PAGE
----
Low power and economic consumption of energy are not normally used associated with image processing for gesture recognition. It requires not only low power hardware but also fast compact software. At the School of Electrical and Computer Engineering at Georgia Tech (Atlanta, USA) there is now a camera that conforms to these conditions: it combines new hardware and an efficient image processor, reducing its power consumption to the point where it can remain on, powered by a solar panel.

Other than a reduction in the number of frames per second which contributes to lower power use, the researchers, instead of comparing images pixel by pixel, improve the energy efficiency of the motion detection software thanks to a global detection, over the whole field of vision, of crucial details of the motion of the subject being followed. Instead of following changes on a large number of pixels, they reduce the frequency of measurements on the areas where they are analysing movements.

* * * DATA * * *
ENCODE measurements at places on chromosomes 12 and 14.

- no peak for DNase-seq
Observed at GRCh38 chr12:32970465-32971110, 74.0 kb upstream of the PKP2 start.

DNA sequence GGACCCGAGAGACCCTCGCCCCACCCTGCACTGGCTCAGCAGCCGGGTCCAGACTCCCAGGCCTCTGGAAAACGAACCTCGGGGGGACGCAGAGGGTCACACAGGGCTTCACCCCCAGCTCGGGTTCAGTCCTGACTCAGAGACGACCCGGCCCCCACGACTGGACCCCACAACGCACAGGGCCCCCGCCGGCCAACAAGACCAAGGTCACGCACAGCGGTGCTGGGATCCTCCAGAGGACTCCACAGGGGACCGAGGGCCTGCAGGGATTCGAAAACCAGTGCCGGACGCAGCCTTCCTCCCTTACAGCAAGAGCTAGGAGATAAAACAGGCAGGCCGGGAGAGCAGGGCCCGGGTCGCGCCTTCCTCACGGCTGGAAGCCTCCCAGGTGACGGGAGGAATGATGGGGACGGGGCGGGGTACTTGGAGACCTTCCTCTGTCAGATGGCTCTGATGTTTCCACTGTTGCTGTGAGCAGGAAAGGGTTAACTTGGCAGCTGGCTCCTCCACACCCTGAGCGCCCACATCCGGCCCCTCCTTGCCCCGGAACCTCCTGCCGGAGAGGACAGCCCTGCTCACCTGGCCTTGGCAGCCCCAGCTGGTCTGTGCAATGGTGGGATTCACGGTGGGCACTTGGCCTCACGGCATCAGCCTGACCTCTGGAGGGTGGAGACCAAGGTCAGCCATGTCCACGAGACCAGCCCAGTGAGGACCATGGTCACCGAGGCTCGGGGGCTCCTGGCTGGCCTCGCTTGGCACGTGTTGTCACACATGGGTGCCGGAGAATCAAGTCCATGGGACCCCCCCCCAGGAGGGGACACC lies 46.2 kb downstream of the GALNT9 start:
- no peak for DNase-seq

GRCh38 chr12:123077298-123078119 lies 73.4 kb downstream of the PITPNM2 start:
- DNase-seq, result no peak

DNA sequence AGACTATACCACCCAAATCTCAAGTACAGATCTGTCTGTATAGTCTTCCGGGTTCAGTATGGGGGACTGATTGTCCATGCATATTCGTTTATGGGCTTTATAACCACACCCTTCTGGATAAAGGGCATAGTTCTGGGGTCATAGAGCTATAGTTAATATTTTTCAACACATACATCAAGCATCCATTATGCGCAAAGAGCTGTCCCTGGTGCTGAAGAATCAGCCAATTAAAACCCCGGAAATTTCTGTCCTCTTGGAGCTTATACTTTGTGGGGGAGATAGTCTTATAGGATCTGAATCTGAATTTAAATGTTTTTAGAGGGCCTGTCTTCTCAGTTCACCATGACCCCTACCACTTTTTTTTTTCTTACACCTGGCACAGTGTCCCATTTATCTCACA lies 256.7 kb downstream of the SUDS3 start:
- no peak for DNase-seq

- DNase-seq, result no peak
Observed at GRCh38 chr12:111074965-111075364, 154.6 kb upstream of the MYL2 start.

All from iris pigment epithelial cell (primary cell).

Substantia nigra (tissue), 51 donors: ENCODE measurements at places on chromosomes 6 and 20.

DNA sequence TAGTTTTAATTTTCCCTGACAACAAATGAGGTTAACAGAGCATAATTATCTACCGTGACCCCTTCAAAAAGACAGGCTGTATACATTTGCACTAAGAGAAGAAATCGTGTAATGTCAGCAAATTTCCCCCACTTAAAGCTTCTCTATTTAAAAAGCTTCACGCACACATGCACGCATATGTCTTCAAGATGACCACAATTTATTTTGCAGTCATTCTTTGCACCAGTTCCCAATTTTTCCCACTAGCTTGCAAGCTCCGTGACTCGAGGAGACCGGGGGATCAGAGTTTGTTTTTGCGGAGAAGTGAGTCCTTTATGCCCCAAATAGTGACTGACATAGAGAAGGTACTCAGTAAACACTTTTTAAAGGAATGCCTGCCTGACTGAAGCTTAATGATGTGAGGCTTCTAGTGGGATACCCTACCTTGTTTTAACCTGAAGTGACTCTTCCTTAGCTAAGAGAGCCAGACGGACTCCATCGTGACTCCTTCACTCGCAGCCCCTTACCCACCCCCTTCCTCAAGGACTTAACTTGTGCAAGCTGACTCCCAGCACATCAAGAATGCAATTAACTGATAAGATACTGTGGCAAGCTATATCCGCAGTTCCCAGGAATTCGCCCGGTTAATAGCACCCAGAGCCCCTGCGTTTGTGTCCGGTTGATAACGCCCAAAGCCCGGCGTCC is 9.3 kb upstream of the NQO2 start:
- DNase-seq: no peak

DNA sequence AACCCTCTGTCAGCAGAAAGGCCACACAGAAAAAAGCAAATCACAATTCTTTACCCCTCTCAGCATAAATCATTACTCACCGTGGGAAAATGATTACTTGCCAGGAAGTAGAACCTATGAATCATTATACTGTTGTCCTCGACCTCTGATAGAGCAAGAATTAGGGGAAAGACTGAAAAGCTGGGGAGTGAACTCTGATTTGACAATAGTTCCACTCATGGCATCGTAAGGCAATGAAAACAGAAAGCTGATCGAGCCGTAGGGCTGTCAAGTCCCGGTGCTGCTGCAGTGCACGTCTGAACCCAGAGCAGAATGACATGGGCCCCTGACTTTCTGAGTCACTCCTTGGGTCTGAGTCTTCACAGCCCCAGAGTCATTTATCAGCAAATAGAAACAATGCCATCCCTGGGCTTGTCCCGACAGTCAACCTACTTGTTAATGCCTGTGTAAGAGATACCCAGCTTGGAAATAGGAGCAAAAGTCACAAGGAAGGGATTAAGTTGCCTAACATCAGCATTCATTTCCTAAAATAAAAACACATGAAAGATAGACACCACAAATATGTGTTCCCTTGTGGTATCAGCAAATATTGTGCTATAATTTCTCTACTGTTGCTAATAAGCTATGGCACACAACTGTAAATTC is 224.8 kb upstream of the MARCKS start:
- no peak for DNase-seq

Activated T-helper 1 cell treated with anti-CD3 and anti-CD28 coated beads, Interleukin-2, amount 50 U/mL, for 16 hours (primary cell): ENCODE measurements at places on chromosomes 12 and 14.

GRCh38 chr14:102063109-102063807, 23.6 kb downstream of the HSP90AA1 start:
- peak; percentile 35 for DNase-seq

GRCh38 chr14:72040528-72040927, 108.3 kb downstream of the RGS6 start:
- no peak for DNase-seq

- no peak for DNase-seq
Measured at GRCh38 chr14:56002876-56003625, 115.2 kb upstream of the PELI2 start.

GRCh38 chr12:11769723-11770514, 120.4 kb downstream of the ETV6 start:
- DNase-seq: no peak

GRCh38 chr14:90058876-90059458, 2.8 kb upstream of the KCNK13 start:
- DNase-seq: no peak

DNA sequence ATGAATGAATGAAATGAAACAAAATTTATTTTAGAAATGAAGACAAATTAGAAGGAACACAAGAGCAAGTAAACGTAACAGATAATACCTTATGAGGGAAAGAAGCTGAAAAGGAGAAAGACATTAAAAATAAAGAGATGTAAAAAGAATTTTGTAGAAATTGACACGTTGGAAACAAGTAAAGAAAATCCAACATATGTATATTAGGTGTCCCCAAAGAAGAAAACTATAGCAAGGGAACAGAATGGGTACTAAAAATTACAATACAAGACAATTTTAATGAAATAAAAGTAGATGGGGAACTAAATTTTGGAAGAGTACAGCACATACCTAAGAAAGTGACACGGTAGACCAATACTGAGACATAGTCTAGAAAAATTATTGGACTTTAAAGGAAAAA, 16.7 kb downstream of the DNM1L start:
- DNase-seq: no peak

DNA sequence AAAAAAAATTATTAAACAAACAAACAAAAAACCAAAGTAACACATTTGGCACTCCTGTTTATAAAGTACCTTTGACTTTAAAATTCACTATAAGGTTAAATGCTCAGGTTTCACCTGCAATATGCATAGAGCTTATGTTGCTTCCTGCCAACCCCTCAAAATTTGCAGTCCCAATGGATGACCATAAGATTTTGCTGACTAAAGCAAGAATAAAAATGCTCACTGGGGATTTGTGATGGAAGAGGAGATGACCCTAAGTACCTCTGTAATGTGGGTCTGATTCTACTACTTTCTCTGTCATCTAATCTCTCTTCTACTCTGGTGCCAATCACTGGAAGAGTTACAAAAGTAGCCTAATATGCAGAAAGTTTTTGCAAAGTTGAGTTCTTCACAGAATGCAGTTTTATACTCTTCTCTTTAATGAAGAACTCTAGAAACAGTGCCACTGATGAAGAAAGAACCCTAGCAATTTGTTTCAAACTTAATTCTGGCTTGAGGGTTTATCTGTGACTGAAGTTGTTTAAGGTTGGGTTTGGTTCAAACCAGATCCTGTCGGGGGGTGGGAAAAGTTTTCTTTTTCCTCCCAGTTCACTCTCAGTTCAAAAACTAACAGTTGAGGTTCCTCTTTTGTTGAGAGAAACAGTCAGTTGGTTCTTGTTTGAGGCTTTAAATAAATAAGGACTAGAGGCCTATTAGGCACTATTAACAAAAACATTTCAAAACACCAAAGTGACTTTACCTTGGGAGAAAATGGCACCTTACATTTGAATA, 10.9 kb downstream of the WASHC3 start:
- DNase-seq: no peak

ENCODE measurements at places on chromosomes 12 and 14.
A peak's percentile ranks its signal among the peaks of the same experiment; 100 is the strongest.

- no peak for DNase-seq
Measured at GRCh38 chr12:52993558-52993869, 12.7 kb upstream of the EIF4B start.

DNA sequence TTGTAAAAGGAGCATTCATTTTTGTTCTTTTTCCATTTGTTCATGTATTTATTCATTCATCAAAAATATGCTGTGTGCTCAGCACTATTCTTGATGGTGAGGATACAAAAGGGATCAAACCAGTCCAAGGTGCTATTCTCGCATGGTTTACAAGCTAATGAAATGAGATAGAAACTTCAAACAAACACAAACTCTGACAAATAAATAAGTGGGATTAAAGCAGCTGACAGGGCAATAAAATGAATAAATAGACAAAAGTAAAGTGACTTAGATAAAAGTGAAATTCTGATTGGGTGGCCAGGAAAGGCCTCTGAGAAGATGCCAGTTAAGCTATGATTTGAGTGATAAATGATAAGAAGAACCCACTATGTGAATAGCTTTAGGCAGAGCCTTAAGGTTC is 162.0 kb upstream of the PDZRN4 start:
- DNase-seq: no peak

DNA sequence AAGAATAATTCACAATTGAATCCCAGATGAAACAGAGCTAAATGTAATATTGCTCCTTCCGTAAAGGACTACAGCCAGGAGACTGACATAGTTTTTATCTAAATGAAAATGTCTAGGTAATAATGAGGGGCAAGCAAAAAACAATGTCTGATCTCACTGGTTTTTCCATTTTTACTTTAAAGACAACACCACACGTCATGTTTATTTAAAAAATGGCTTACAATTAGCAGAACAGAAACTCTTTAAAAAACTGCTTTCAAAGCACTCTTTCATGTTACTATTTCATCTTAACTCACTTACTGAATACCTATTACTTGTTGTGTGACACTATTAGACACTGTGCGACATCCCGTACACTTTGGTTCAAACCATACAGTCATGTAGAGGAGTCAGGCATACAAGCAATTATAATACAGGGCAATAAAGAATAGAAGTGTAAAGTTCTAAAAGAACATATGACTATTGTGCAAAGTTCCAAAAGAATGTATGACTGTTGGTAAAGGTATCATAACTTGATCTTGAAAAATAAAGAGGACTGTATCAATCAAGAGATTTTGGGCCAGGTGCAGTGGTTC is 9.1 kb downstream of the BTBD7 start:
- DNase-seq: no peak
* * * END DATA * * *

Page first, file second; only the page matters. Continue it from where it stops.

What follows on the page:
At first designed simply to reactivate peripherals from standby or sleep states, the process has proved capable of recognising specific gestures (a Z for example, drawn with an arm) and various patterns without a notable increase in power use. A camera with gesture recognition can now be powered with energy harvested on site, allowing it to be placed away from any power sources.

The first fields of application foreseen for this device are surveillance and robotics, but also in consumer electronics for specialised hands-free applications.